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What would be the necessary condition for a matrix of any $n \times n$ to have eigenvalue 1? I know that it must have a corresponding eigenvector - that is obvious - I want to know things like how values must be, or things like that.

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There must be a vector that is unchanged by multiplication with the matrix, I don't really think there is much more to it... – Jaime Dec 11 '12 at 0:56
In relation to what Jaime said, think about how matrix multiplication works with a column vector X, that is, what has to be true about the system of equations A represents? This only gets you so far though, really there's only one thing this gives you from the linear algebra properties (the things you already mentioned). – Vilid Dec 11 '12 at 1:01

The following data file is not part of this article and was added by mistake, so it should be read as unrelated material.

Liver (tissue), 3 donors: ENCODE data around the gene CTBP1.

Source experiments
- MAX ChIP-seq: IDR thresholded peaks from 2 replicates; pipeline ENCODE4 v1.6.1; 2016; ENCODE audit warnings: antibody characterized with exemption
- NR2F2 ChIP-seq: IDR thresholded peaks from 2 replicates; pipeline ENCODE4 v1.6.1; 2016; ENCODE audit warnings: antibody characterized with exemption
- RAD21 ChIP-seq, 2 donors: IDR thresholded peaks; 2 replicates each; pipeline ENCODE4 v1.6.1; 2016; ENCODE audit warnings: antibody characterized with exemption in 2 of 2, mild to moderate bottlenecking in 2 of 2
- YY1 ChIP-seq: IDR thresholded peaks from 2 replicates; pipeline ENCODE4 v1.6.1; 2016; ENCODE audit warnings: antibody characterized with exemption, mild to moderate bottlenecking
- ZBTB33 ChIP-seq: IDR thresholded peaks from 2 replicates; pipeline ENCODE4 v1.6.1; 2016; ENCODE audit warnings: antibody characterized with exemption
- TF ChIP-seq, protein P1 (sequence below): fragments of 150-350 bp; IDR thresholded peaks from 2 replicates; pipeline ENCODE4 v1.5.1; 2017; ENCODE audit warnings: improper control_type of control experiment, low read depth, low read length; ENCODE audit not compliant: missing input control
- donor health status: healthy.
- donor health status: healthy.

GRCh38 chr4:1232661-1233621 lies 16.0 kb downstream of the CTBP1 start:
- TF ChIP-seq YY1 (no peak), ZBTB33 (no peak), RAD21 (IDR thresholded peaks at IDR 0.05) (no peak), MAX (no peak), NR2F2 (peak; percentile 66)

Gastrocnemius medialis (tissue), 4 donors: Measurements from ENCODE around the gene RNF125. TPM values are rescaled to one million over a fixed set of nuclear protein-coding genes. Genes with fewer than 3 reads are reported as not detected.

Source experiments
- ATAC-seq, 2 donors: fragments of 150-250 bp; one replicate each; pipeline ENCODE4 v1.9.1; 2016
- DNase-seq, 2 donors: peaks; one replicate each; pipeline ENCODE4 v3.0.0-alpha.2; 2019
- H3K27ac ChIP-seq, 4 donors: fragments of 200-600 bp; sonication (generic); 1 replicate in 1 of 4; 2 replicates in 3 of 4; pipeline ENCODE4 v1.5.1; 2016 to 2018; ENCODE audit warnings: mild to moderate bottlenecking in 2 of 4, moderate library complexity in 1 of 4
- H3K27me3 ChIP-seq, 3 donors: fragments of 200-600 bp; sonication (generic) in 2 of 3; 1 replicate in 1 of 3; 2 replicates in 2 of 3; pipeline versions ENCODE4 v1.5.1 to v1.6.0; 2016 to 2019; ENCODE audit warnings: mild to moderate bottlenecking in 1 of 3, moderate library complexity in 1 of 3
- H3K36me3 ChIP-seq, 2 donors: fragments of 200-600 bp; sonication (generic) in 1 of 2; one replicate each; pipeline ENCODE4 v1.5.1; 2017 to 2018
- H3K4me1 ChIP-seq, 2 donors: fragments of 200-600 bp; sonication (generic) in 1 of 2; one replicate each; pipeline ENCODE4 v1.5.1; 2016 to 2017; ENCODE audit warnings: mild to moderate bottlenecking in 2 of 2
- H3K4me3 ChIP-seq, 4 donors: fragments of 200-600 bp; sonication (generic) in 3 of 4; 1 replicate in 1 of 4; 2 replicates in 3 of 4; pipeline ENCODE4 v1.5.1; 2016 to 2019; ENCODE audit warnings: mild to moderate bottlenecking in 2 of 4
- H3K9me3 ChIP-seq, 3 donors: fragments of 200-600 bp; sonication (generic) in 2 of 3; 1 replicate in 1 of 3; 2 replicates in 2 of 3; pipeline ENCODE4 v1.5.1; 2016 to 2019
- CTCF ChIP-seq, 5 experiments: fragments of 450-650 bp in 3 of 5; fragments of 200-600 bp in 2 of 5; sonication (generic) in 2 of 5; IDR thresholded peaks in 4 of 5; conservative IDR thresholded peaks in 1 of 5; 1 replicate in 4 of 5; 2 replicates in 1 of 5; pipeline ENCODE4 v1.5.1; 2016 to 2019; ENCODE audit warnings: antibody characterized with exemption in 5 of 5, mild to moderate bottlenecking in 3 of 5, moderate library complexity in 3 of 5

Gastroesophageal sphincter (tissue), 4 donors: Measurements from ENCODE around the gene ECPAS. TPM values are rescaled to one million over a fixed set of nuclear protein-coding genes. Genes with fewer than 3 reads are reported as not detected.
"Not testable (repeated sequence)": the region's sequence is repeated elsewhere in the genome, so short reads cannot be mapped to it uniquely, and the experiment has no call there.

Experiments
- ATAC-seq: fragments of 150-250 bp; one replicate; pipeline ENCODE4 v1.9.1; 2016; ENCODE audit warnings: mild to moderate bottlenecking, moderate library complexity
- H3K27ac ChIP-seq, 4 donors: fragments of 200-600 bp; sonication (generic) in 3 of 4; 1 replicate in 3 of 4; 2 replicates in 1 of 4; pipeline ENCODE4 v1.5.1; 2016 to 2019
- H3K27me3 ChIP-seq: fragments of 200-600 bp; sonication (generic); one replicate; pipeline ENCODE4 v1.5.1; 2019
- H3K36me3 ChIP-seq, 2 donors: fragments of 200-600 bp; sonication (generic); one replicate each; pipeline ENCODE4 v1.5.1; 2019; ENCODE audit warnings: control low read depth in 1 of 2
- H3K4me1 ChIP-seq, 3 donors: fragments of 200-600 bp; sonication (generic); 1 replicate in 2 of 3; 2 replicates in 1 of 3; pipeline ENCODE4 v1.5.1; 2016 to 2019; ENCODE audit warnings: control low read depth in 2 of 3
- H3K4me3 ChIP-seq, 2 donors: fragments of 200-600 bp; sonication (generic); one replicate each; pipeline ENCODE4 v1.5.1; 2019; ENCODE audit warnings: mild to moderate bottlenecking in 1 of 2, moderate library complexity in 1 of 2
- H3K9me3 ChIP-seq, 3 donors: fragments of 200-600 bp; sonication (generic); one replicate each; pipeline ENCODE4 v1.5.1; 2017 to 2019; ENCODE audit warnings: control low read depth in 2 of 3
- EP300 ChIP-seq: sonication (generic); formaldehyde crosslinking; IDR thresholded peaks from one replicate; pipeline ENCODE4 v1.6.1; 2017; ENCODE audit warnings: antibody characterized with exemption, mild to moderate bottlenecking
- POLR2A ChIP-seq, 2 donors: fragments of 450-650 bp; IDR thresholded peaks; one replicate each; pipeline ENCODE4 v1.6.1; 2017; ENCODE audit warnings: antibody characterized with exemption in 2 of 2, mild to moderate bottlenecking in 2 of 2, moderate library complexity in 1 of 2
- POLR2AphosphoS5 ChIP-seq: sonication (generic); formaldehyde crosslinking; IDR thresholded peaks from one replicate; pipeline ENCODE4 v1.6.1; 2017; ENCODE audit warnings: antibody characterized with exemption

$A-Id$ would then have eigenvalue $0$, hence would be nonivertible. – Berci Dec 11 '12 at 1:06
@berci, that's not technically true, consider I, it has eigenvalue 1, and is most definitely non-singular. Ah missed what you were saying, never mind. – Vilid Dec 11 '12 at 1:08
@Vilid: but $I-I = 0$ is most definitely singular. – Robert Israel Dec 11 '12 at 1:10

The necessary and sufficient condition for $A$ to have eigenvalue $1$ is that $A-I$ is singular. This is equivalent to any of

  1. $\det(A-I) = 0$
  2. $\text{Ker}(A-I) \ne \{0\}$
  3. $\text{Ran}(A-I) \ne {\mathbb F}^n$ (where we're working over the field $\mathbb F$)
  4. $\text{Ker}(A^T - I) \ne \{0\}$
  5. $\text{Ran}(A^T - I) \ne {\mathbb F}^n$
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